He gathered the staff and just let everyone talk. “I tried to tell them that they all had jobs and that they didn’t have to worry. We wanted to find out how we should move forward together. The environment in the office had created a lot of uncertainty. There was a lot of bullying management that was causing stress for people. I wanted to try to change that. “

He thinks the office has changed for the better.

“I am proud that it is a very effective prosecutor right now. I think it will stay that way, ”said Hotsenpiller.

He said it was important to improve services to crime victims, which was done under the guidance of attorney Aimee English and those who work in victim services. Although there is always room for improvement and not all victims are happy, Hotsenpiller has been able to hire more staff to do more for the victims. “That was a priority and I’m proud of it,” he said, also extolling the transition from paper records to electronic records under Sherry McKenzie’s leadership.

Hotsenpiller also said investigative services have improved under Duane Morton’s leadership.

“We’ve really improved our communications with law enforcement. Here, too, we’re not as good as we want, but we’re much better than we were, ”said Hotsenpiller.

Although it took some time, the ability to keep track of larger cases has also increased. During his tenure, the DA office charged a Gunnison woman (who has since deceased) and her daughter with the death of her son / brother. the stabbing murder of a Delta County woman; four out of five accused in the death of two children in a religious enclave in Norwood; and in the prosecution of a wealthy Texan man in the death of his wife, which ended in two trials and was not tried again.

Hotsenpiller was also the special prosecutor in the Durango murder of Nicole Redhorse, which was tried twice on appeal.

“You look back and the ability of this office to pursue larger cases is well established,” said Hotsenpiller.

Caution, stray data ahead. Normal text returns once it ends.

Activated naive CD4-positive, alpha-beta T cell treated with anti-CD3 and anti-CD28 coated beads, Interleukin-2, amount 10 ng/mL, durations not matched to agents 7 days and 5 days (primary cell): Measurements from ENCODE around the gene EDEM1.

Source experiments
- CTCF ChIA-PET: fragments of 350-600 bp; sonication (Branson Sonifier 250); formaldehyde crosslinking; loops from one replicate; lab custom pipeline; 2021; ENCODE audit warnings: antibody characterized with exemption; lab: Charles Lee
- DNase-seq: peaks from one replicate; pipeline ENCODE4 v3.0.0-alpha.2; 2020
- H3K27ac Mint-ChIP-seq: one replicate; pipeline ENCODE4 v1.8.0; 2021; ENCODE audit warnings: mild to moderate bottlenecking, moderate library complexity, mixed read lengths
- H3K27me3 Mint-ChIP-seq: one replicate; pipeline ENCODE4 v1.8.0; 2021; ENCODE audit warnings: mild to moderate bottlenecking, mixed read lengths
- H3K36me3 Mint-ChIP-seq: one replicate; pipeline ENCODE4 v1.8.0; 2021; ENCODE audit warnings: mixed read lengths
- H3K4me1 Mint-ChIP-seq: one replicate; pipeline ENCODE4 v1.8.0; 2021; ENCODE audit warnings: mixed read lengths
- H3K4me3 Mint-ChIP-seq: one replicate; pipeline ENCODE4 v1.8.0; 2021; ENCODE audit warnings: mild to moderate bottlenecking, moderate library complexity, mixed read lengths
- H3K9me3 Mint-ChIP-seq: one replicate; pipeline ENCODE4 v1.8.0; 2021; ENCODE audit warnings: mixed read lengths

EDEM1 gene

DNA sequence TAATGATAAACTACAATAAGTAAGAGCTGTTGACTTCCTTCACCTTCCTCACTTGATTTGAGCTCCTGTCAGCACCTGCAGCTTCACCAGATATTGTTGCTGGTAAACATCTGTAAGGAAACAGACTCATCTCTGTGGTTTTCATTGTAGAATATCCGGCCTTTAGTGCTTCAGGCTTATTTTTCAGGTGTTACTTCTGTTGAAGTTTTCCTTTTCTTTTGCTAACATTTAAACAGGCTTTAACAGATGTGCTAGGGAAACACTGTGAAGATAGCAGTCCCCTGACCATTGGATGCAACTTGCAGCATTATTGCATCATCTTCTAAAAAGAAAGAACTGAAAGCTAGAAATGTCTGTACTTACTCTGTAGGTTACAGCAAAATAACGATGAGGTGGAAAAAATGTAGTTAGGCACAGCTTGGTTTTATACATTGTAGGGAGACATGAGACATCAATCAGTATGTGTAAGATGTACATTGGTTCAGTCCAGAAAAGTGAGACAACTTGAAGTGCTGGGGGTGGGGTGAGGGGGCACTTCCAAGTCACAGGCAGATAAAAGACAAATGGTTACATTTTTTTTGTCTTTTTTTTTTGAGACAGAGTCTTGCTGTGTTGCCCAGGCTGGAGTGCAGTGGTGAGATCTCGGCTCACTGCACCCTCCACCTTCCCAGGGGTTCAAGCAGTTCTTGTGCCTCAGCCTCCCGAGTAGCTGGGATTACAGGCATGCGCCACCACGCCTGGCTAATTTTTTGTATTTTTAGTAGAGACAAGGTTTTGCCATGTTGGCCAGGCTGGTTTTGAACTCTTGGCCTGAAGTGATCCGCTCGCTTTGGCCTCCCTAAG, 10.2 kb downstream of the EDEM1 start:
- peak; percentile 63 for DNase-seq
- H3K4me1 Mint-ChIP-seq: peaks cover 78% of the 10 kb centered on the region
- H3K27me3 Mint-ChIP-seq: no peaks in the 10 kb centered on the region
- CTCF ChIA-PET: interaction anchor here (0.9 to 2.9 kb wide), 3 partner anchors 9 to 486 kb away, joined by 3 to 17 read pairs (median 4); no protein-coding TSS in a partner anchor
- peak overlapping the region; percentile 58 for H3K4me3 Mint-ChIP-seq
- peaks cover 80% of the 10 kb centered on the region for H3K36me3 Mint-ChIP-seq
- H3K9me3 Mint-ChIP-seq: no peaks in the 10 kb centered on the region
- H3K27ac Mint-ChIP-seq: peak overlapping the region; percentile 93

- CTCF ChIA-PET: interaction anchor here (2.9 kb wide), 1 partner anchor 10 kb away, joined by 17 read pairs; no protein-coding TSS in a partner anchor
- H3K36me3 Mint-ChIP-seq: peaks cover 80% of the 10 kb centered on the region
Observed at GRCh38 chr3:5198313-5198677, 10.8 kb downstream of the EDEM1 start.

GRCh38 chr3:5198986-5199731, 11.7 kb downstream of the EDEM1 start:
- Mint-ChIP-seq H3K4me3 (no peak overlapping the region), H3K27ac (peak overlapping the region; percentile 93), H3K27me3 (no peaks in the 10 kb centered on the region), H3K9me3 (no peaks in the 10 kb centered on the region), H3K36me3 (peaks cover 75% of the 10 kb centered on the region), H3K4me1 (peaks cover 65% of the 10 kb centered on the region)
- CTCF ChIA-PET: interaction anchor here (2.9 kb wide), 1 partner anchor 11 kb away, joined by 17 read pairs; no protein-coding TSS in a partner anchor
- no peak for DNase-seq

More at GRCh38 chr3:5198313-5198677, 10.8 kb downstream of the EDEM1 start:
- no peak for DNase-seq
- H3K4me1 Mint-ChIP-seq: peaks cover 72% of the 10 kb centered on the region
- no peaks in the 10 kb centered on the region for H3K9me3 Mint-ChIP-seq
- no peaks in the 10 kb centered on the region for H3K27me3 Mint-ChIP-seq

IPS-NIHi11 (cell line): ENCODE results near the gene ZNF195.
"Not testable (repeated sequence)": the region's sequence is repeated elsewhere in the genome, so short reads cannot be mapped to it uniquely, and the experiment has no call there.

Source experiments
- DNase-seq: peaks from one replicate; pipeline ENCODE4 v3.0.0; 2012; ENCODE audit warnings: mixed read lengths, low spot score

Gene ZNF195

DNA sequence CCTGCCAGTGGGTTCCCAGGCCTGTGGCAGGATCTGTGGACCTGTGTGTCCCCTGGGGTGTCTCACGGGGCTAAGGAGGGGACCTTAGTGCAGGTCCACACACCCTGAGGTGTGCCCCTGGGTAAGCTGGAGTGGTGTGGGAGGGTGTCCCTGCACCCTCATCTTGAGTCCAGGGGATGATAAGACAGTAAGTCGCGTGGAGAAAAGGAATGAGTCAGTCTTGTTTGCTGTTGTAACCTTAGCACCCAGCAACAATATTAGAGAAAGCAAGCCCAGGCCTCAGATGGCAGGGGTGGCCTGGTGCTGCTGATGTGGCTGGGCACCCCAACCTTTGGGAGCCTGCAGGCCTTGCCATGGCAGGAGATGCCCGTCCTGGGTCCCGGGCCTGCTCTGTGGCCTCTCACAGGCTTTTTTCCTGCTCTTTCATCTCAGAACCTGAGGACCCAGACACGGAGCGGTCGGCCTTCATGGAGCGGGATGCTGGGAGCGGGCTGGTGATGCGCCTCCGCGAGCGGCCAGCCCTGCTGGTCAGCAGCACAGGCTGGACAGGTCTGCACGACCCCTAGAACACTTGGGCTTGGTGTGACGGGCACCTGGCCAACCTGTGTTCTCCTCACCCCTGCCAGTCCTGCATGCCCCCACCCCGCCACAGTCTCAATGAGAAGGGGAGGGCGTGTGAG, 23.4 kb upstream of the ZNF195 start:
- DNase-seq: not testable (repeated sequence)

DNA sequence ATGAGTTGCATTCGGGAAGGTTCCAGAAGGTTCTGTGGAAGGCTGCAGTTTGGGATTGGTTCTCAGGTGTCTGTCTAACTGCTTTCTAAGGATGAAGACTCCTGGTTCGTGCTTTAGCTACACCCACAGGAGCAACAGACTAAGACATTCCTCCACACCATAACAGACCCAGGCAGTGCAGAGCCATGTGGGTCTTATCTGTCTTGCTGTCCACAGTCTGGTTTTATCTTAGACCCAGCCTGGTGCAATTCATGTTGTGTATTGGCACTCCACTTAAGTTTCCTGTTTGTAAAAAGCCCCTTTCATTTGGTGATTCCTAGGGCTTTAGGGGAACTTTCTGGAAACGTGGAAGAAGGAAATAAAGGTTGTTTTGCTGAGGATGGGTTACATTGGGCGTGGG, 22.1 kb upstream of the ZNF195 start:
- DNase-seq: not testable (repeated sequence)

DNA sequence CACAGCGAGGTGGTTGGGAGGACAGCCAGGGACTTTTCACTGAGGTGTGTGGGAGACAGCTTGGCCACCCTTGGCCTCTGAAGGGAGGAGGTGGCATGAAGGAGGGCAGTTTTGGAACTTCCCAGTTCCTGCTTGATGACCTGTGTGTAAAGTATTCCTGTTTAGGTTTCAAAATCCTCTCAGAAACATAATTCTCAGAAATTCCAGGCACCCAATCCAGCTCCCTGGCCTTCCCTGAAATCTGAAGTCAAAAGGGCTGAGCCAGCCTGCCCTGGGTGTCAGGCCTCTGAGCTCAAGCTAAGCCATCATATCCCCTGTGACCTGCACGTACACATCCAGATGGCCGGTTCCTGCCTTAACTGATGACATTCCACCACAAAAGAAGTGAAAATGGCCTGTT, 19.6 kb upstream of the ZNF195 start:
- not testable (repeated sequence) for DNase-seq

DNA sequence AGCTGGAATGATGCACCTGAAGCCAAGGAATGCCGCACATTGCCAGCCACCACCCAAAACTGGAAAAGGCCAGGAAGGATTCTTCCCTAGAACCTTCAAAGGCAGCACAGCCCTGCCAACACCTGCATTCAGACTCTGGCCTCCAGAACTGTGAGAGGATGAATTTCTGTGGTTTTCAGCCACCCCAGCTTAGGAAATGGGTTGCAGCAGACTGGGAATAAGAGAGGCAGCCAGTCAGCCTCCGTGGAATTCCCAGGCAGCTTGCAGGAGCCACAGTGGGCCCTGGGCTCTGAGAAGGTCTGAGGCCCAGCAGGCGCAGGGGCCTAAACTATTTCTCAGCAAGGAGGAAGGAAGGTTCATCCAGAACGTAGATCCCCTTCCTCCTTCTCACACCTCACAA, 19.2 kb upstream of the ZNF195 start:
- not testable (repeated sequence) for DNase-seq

It’s also a good move to get Seth Ryan, who will soon be sworn in as the new district attorney, to pursue sex crimes, Hotsenpiller said, though not everyone was happy here either.

“Many people in the community were very frustrated that I did not have a wand to follow up on these cases as soon as I was appointed. I don’t have a wand, ”he said. “It was a lot of work and the key to it was when Seth agreed to take the time.”

Other changes affecting the DA office included relocating the Montrose division to a separate, new annex and courthouse in Gunnison, as well as redesigns in other counties, most recently ongoing upgrades in Delta.

Support from the district government has also increased, said Hotsenpiller.

Working “no question” with your employees and making positive differences for them is the most important part of the job, he said.

The hard part? The system doesn’t always work fast – if the system moves too fast it can come at the cost of equity.

“I think we have to get that back into balance. I think there needs to be a very serious discussion about the state of the criminal justice system. The fact is, we spend a lot of money and a lot of time, and I don’t think we’re very effective. “

Hotsenpiller said the way domestic violence cases are handled hasn’t changed much in his 27 years as a prosecutor. Although substance abuse is a public health issue, it is still a criminal justice issue and both systems need to do more to address it, he also said.

Leaving the office, he looks forward to his opportunity at the college and working with the Attorney General to revise and redesign the Police Academy’s curriculum over the next five years.

“That is exciting. I am firmly convinced that we can improve the training and support of police officers,” said Hotsenpiller.

Katharhynn Heidelberg is the assistant editor and senior writer for the Montrose Daily Press. Follow her on Twitter, @kathMDP.

Katharhynn Heidelberg is the assistant editor and senior writer for the Montrose Daily Press. Follow her on Twitter, @kathMDP.